Tracing the rest of the money is difficult because of a combination of lax financial controls and management, the failure to designate an organization to oversee the spending and the failure to set up and deposit the funds in special accounts, as required by the Treasury Department.

The Defense Department, in responses attached to the audit, said it agreed with the report’s recommendations to establish better guidelines for monitoring such funds, including appointing an oversight organization mostly likely by November.

The failure to properly manage billions in reconstruction funds has also hobbled the troubled U.S.-led effort to rebuild Afghanistan. About $60 billion have poured into Afghanistan since 2001 in hopes of bringing electricity, clean water, jobs, roads and education to the crippled country.

The U.S. alone has committed $51 billion to the project since 2001, and plans to raise the stakes to $71 billion over the next year — more than it has spent on reconstruction in Iraq since 2003.

An Associated Press investigation showed that the results so far — or lack of them — threaten to do more harm than good. The number of Afghans with access to electricity has increased from 6 percent in 2001 to only about 10 percent now, far short of the goal of providing power to 65 percent of urban and 25 percent of rural households by the end of this year.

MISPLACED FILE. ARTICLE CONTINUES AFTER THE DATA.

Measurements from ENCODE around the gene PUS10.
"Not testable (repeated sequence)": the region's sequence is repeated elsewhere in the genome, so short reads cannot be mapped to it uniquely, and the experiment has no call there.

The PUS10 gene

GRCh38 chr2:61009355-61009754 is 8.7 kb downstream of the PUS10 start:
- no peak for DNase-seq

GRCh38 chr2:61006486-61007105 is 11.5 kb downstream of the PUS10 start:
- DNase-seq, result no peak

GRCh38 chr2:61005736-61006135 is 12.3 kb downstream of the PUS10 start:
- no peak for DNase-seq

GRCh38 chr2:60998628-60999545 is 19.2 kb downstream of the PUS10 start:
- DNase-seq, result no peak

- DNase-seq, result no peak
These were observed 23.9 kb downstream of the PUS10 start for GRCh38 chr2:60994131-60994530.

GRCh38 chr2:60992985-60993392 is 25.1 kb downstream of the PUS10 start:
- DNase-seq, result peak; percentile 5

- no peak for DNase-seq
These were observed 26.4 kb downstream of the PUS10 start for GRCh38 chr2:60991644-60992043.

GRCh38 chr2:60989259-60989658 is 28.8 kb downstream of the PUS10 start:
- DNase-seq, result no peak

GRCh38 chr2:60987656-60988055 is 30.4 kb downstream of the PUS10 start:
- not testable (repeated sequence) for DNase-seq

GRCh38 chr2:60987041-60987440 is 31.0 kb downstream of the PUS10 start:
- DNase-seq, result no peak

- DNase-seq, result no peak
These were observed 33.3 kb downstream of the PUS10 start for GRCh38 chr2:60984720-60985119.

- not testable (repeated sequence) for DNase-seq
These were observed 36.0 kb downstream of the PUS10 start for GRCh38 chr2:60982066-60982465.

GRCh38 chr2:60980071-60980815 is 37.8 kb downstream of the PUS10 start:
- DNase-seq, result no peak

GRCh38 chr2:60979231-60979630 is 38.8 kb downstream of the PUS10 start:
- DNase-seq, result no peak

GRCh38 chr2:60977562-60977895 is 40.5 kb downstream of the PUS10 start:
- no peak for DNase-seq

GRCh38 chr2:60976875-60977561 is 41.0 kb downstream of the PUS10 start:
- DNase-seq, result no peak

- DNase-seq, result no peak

As an example of the problems, a $100 million diesel-fueled power plant was built with the goal of delivering electricity to more than 500,000 residents of the capital, Kabul. The plant’s costs tripled to $305 million as construction lagged a year behind schedule. The plant now often sits idle because the Afghans were able to import cheaper power from neighboring Uzbekistan before the plant came online.


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H.R. 5741: Universal National Service Act

Posted: 27 Jul 2010 08:40 PM PDT

You are the property of your owners.



2d Session

H. R. 5741

To require all persons in the United States between the ages of 18 and 42 to perform national service, either as a member of the uniformed services or in civilian service in furtherance of the national defense and homeland security, to authorize the induction of persons in the uniformed services during wartime to meet end-strength requirements of the uniformed services, and for other purposes.


July 15, 2010

Mr. RANGEL introduced the following bill; which was referred to the Committee on Armed Services

Read more here…